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Consider a typical random walk problem, where the probability to go right is $R$ and the probability to go left is $L$, where $R+L=1$. The particle can move 1 unit in each step, and starts at zero.

Let the particle move $n$ steps and write down its location away from zero.

Now repeat this a very large number of times.

What is the mean location of the particle from zero, and what is the standard deviation of the particle's location?

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  • $\begingroup$ Do you know Binomal distribution and what happens in the limit ? $\endgroup$ – Chinny84 Oct 21 '15 at 9:49
  • $\begingroup$ I am familiar with this distribution but don't know what you mean by limit. $\endgroup$ – E Be Oct 21 '15 at 9:51
  • $\begingroup$ What does the Binomal distribution become in the limit the number of trials becomes large? $\endgroup$ – Chinny84 Oct 21 '15 at 9:52
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    $\begingroup$ It becomes a Normal distribution, according to the Central limit theorem. $\endgroup$ – E Be Oct 21 '15 at 10:05
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You want the mean and variance of the sum of the random variables $X_1, X_2, ... , X_n$ which i.i.d with $P(X_i=1) = R$ and $P(X_i = -1) = 1-R$.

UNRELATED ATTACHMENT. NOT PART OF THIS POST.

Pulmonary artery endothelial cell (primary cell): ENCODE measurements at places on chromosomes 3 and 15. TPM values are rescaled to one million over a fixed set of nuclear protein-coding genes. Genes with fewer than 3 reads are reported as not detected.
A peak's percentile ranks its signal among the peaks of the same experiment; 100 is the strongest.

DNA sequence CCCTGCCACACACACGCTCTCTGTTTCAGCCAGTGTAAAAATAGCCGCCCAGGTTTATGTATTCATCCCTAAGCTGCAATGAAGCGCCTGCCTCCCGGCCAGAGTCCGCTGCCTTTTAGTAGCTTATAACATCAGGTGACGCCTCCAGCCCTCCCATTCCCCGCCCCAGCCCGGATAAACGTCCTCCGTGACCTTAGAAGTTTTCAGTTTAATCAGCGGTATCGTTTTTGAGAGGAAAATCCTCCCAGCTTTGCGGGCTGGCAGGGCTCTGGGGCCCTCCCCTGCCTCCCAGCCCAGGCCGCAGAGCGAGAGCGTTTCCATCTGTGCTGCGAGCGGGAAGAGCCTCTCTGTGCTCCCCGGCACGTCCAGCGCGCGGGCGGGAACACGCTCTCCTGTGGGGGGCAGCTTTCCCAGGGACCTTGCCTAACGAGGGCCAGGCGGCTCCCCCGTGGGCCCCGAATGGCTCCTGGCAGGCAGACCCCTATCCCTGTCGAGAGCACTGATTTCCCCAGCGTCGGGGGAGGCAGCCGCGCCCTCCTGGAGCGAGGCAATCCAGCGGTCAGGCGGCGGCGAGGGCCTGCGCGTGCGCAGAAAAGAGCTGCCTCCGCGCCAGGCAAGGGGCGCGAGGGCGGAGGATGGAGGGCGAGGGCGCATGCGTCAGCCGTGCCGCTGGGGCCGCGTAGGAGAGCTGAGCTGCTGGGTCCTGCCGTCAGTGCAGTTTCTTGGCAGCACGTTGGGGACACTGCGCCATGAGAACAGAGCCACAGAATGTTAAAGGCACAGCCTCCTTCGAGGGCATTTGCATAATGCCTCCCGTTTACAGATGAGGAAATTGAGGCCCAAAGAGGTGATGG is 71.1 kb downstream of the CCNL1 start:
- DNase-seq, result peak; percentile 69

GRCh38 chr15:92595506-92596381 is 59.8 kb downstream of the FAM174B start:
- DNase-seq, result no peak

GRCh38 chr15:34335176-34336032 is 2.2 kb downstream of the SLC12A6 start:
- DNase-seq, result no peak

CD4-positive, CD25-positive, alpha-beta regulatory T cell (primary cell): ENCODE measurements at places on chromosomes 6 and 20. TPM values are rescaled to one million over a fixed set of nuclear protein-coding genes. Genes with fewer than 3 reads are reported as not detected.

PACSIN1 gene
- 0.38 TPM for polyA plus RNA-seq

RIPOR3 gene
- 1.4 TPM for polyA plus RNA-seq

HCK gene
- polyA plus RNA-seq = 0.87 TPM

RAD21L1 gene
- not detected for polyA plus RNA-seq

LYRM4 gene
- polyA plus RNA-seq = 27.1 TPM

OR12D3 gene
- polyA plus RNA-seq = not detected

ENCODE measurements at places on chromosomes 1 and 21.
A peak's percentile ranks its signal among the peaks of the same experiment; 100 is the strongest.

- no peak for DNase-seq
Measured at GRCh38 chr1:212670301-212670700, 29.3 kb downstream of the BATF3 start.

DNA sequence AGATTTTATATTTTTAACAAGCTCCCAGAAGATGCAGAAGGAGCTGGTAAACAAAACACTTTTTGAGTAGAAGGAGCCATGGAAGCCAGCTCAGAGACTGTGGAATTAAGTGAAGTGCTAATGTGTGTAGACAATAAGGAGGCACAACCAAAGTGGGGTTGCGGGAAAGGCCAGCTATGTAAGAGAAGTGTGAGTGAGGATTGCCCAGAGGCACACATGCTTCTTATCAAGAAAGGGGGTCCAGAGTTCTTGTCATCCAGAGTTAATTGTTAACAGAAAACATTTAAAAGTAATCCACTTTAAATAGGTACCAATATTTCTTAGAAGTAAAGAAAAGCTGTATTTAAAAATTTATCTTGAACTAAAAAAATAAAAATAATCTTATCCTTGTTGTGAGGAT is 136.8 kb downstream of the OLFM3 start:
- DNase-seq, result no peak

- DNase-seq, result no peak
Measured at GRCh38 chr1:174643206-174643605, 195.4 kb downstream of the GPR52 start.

The moments can be calculated by direct summation:

\begin{equation} \begin{split} \langle\sum_{i=1}^n X_i\rangle &= \sum_{i=1}^n\langle X_i\rangle\\ &= \sum_{i=1}^n (2R-1)\\ &= n(2R-1) \end{split} \end{equation}

and

\begin{equation} \begin{split} \langle\Big(\sum_{i=1}^n X_i\Big)^2\rangle &= \langle\sum_{i=1}^n X_i\sum_{j=1}^n X_j\rangle\\ &= \sum_{i=1}^n\langle X_i^2\rangle + \sum_{i\neq j}\langle X_iX_j \rangle\\ &= \sum_{i=1}^n\langle X_i^2\rangle + \sum_{i\neq j}\langle X_i\rangle \langle X_j \rangle\\ &= n + n(n-1)(2R-1)^2 \end{split} \end{equation}

So the standard deviation is

$$\sqrt{\langle\Big(\sum_{i=1}^n X_i\Big)^2\rangle - \langle\sum_{i=1}^n X_i\rangle^2} = 2\sqrt{nR(1-R)}$$

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